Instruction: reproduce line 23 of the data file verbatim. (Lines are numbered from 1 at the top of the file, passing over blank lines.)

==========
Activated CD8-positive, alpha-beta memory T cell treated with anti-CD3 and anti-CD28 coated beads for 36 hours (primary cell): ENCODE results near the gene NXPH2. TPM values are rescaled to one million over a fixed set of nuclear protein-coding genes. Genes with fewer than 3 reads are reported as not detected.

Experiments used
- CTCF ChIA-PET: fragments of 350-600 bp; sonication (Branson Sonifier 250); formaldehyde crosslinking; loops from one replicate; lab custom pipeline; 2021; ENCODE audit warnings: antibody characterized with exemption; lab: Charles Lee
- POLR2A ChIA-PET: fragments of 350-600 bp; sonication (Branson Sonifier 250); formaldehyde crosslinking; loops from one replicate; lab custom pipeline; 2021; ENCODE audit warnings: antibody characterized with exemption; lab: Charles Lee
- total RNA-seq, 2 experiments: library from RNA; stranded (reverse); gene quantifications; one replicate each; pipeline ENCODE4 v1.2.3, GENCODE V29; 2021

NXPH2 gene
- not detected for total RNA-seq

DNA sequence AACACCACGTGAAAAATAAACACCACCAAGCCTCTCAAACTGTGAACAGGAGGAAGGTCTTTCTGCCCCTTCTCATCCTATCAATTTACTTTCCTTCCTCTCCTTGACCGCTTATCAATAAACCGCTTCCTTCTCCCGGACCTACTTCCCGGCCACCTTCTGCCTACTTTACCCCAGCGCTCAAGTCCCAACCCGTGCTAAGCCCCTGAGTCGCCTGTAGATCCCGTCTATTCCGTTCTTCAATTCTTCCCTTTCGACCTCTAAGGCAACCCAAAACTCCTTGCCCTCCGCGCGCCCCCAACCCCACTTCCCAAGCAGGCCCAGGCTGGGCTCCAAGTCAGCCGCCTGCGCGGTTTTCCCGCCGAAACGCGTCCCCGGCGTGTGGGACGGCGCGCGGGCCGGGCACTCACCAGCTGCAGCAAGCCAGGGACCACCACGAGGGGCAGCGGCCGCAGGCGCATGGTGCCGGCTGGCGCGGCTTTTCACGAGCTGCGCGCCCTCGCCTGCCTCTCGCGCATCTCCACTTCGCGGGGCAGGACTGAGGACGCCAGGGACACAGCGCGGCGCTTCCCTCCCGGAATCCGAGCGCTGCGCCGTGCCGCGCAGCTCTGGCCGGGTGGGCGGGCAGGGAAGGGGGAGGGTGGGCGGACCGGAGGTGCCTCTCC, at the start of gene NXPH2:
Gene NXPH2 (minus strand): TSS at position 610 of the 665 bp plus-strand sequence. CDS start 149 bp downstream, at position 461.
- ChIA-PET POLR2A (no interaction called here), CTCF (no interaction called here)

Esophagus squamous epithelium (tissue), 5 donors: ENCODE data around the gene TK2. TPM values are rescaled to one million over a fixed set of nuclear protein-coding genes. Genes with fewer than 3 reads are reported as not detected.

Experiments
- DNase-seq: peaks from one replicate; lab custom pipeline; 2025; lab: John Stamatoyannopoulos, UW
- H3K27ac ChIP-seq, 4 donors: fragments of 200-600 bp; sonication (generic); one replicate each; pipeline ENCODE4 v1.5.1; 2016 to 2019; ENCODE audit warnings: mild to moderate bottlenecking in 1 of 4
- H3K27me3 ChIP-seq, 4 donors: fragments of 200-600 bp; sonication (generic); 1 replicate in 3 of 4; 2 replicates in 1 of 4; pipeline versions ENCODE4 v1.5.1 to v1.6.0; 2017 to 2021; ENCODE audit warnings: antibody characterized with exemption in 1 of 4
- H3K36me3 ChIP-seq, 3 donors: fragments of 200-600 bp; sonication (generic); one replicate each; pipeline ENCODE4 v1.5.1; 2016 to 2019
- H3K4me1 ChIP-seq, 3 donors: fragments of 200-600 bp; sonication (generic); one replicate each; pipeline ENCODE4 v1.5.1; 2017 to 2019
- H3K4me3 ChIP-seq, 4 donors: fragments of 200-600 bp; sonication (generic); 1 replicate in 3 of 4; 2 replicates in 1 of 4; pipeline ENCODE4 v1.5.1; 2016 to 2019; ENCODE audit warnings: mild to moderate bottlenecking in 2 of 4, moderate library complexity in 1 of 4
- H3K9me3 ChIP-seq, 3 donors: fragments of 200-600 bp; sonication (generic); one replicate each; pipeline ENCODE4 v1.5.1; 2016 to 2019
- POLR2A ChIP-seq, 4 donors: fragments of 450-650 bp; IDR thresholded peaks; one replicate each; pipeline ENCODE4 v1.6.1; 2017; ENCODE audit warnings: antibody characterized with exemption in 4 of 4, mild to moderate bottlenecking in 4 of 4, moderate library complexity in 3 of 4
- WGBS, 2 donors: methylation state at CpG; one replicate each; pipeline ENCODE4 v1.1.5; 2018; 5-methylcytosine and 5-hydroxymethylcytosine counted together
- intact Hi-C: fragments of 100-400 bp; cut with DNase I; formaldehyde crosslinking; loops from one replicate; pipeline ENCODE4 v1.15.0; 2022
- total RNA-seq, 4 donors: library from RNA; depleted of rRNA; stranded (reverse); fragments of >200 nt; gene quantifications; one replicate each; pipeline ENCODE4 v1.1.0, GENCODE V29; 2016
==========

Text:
- total RNA-seq, 4 donors: library from RNA; depleted of rRNA; stranded (reverse); fragments of >200 nt; gene quantifications; one replicate each; pipeline ENCODE4 v1.1.0, GENCODE V29; 2016